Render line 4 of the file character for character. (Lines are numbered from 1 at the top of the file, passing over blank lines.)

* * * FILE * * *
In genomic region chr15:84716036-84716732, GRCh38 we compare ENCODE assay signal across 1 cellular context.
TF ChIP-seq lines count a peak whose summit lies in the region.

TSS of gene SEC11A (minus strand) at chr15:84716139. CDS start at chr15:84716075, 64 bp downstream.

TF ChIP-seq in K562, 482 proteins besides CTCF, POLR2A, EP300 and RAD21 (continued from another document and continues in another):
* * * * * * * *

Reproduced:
TF ChIP-seq in K562, 482 proteins besides CTCF, POLR2A, EP300 and RAD21 (continued from another document and continues in another):